As a finish, drying oils like linseed have poor moisture resistance, stain resistance, heat resistance, scratch and wear resistance, and overall poor durability. For better protection, use a more durable finish over the stain. Being oil-based, it dries slowly. If top-coating with a hand applied finish (oil-base varnish) or a waterborne finish, allow each coat of the stain to dry overnight. Allow even more time if the temperature is below the mid-sixties, the humidity is high, or it's sitting in a dark place.

If the stain isn't dry enough when you topcoat, applying a varnish by hand will smear it and waterborne finishes may not get a good bond to it (some are better than others). On oak and other woods with large pores, oil-base stains like Minwax can soak into the pores and then puddle out as it dries and expands. It creates little dark spots around the pores that take a long time to harden and look bad. It's especially bad if you set the freshly stained piece in the sun.

Once the stain is dry, you can wipe on a second coat of stain for added color. Once the stain is cured, it takes a strong solvent and some scrubbing to remove it. Sometimes when re-finishing pieces, I'll find it pretty easy to remove the clear coats but I have to use Scotchbrite and stripper to get the stain off. I can tell it's stain because there's still a little sheen on the surface of the wood after the clear coats are gone. If it was just dye, the wood would look completely dull and the color would come out easily with bleach.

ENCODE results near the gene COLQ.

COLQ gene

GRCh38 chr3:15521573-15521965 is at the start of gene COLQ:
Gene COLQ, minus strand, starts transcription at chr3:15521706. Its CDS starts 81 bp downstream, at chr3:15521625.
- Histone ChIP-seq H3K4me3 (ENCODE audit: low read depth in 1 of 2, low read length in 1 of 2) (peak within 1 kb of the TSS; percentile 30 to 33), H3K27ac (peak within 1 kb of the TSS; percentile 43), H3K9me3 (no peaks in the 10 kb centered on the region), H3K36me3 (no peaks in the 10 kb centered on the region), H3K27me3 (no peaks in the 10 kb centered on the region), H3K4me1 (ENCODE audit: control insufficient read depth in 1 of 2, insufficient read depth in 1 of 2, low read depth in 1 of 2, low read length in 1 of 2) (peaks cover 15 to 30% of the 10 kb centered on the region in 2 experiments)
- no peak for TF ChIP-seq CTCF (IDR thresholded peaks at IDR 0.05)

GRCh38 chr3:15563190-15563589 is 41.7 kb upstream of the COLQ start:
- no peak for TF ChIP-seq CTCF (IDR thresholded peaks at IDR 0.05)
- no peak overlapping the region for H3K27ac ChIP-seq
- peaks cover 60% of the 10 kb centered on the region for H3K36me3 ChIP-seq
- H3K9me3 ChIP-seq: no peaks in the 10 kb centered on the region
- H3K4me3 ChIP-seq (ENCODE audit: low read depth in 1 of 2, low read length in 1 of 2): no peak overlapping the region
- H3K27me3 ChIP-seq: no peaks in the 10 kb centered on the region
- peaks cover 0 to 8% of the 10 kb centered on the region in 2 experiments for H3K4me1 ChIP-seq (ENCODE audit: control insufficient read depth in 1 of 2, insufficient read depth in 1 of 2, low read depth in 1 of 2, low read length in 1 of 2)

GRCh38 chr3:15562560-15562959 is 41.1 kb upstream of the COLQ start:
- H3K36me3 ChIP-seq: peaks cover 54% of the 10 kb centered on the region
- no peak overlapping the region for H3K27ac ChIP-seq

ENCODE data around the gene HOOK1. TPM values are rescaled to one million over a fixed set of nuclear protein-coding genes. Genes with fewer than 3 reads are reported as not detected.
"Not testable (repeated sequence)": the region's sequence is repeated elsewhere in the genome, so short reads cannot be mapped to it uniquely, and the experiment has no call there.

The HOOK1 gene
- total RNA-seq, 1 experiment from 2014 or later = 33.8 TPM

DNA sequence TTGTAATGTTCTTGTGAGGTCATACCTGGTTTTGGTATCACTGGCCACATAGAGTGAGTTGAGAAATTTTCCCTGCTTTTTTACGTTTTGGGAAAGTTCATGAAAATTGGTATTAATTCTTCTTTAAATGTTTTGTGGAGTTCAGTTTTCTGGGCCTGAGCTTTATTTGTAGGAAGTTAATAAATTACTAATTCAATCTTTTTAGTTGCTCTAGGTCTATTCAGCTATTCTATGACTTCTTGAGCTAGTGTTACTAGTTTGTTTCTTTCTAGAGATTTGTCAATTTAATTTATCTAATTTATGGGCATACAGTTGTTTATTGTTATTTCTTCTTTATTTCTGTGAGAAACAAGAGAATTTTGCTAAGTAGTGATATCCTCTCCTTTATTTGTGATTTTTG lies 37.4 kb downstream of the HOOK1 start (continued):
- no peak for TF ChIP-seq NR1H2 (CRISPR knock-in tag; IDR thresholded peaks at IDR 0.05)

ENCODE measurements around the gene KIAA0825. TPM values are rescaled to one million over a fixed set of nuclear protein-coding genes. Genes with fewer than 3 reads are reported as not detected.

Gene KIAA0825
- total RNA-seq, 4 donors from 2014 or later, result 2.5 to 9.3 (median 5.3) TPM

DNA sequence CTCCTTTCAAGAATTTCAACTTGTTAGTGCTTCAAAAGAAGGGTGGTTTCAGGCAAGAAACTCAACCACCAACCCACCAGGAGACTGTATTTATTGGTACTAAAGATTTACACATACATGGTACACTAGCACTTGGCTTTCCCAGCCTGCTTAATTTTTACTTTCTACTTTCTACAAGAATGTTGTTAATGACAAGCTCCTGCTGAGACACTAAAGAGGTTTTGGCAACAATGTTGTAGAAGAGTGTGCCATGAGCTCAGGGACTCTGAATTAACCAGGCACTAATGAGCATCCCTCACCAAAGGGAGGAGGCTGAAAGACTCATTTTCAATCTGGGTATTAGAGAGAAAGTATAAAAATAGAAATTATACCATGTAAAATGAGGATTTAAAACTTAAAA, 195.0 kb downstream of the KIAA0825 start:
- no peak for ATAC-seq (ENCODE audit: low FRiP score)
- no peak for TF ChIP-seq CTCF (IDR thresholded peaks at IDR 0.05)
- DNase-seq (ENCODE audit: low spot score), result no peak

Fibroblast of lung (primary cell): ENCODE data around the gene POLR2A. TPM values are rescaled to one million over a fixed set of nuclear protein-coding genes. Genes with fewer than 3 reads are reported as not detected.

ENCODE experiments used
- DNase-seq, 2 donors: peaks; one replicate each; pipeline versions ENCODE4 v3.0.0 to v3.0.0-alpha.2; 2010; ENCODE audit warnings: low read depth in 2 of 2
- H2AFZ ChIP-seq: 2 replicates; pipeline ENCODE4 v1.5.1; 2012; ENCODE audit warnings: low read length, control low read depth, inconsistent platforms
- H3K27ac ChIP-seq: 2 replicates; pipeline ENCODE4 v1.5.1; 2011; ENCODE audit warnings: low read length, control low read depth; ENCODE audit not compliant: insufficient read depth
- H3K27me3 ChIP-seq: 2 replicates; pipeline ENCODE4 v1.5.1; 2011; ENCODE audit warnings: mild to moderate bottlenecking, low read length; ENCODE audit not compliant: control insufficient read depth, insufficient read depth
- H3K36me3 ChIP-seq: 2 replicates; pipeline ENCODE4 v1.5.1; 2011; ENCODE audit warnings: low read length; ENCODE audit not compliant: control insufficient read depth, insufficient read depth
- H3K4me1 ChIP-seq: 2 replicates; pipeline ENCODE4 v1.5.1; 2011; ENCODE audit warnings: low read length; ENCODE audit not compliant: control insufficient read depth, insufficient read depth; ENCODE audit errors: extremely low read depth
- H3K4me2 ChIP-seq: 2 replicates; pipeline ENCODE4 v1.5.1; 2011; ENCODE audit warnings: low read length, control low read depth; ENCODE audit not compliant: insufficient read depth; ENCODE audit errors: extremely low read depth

During application, it is relatively easy to get lap marks and drips/runs using Minwax. It's important to apply it quickly and maintain a wet edge as you go. If you get a drip or run on an adjacent surface, quickly wet the entire surface with stain. When you apply the stain, think of it as rubbing it in rather than wiping off the excess. I use a rag that is damp with the stain when I rub it in. If you use a clean, dry clean cloth to wipe the excess, you will remove too much and the color will be washed out. Don't wait 15 minutes to rub in the stain, it will be too sticky.

Drying oils, like linseed, produce heat as they convert from a liquid to a solid (autoxidation). If you use rags for staining, lay them out flat to dry or immerse them in water. Balled up, the rags can spontaneously catch on fire. Oil-base dyes are not as light fast as some other types (metallized acid dyes). The reds in Minwax Mahogany and Red Oak colors start out pretty bright, but fade to a more moderate color (more brownish) before too long. The fade is less obvious with other colors.